Abstract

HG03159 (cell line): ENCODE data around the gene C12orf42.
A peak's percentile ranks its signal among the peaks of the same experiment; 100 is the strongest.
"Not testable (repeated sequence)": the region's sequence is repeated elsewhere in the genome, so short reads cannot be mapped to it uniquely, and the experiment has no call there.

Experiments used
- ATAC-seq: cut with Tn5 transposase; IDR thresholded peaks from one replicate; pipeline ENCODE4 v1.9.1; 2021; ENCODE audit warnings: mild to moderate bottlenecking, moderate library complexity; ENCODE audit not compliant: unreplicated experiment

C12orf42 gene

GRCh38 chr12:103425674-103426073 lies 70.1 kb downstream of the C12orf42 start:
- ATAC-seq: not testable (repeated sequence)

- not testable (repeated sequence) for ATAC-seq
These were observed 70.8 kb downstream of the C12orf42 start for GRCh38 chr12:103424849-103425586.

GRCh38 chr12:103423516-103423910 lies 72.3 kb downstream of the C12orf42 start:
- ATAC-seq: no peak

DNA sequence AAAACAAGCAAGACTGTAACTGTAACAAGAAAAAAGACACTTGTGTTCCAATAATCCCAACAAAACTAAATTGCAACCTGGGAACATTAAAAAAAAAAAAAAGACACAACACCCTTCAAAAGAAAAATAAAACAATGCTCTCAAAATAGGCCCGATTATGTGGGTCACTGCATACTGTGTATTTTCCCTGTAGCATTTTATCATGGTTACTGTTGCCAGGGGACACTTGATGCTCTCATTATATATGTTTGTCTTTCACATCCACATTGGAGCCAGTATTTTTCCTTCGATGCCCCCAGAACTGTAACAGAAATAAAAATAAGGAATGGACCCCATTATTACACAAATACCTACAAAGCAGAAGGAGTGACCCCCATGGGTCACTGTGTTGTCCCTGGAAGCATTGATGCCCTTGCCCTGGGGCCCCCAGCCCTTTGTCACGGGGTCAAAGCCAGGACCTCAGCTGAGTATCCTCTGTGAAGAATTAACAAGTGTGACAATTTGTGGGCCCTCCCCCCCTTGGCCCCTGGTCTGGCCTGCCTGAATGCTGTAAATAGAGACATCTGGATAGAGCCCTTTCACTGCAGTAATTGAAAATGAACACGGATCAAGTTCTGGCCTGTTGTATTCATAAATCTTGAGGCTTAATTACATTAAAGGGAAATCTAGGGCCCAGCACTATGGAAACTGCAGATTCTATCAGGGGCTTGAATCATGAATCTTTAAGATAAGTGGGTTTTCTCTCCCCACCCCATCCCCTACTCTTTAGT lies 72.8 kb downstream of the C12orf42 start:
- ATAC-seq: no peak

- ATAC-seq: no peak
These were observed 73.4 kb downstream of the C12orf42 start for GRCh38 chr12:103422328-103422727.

Core-flood experiments using chalk outcrop cores with petrophysical properties similar to North Sea chalk reservoirs have been conducted and history-matched. The objectives were to enhance the understanding of the mechanisms of fluid displacement in permeable chalk and to evaluate the imaging technique with respect to measuring three-phase saturations in chalk cores. The displacements included miscible brine/brine, drainage, miscible oil floods and water floods. The brine and oil phases were respectively labelled with gamma-emitting 22 Na and 59 Fe tracers. Fluid saturations were measured by a Germanium detector moved along the length of the core. In this investigation, emphasis has been placed on local in situ saturation development, recovery efficiency, fluid-front behaviour and tracer adsorption. The benefits from knowing the local in situ saturations, the identification of rock heterogeneity and the reproducibility of the saturation imaging have been emphasized. A good comparison was obtained between in situ fluid saturation information and that from effluent fluid measurements. The additional information on local fluid saturations obtained from the in situ measurements, coupled with petrophysical measurements, has enhanced the characterization of chalk cores and thus will contribute to a better understanding of displacement mechanisms during hydrocarbon recovery from chalk reservoirs. The nuclear tracer imaging technique was found suitable for measurements of three-phase fluid saturations.

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